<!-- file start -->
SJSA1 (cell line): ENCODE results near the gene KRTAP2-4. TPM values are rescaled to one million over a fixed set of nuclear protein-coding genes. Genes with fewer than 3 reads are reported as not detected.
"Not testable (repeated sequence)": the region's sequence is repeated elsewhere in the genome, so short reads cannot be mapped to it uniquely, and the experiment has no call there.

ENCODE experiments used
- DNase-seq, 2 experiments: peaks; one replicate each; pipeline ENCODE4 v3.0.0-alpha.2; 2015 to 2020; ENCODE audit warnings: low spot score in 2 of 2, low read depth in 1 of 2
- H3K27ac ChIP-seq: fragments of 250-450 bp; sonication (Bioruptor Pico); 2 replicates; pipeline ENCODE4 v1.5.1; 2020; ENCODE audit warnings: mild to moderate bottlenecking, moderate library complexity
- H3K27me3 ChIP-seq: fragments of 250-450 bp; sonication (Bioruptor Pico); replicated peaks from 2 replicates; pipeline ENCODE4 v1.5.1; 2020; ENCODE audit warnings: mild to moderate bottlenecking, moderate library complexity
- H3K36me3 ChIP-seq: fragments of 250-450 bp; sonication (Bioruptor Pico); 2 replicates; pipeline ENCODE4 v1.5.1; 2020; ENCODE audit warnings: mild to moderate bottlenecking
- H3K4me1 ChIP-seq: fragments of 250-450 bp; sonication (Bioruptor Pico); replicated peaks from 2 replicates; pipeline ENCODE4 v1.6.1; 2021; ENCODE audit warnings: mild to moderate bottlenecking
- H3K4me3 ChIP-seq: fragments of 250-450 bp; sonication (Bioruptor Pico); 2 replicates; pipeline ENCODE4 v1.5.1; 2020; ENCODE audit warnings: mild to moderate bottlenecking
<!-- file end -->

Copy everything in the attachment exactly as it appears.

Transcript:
SJSA1 (cell line): ENCODE results near the gene KRTAP2-4. TPM values are rescaled to one million over a fixed set of nuclear protein-coding genes. Genes with fewer than 3 reads are reported as not detected.
"Not testable (repeated sequence)": the region's sequence is repeated elsewhere in the genome, so short reads cannot be mapped to it uniquely, and the experiment has no call there.

ENCODE experiments used
- DNase-seq, 2 experiments: peaks; one replicate each; pipeline ENCODE4 v3.0.0-alpha.2; 2015 to 2020; ENCODE audit warnings: low spot score in 2 of 2, low read depth in 1 of 2
- H3K27ac ChIP-seq: fragments of 250-450 bp; sonication (Bioruptor Pico); 2 replicates; pipeline ENCODE4 v1.5.1; 2020; ENCODE audit warnings: mild to moderate bottlenecking, moderate library complexity
- H3K27me3 ChIP-seq: fragments of 250-450 bp; sonication (Bioruptor Pico); replicated peaks from 2 replicates; pipeline ENCODE4 v1.5.1; 2020; ENCODE audit warnings: mild to moderate bottlenecking, moderate library complexity
- H3K36me3 ChIP-seq: fragments of 250-450 bp; sonication (Bioruptor Pico); 2 replicates; pipeline ENCODE4 v1.5.1; 2020; ENCODE audit warnings: mild to moderate bottlenecking
- H3K4me1 ChIP-seq: fragments of 250-450 bp; sonication (Bioruptor Pico); replicated peaks from 2 replicates; pipeline ENCODE4 v1.6.1; 2021; ENCODE audit warnings: mild to moderate bottlenecking
- H3K4me3 ChIP-seq: fragments of 250-450 bp; sonication (Bioruptor Pico); 2 replicates; pipeline ENCODE4 v1.5.1; 2020; ENCODE audit warnings: mild to moderate bottlenecking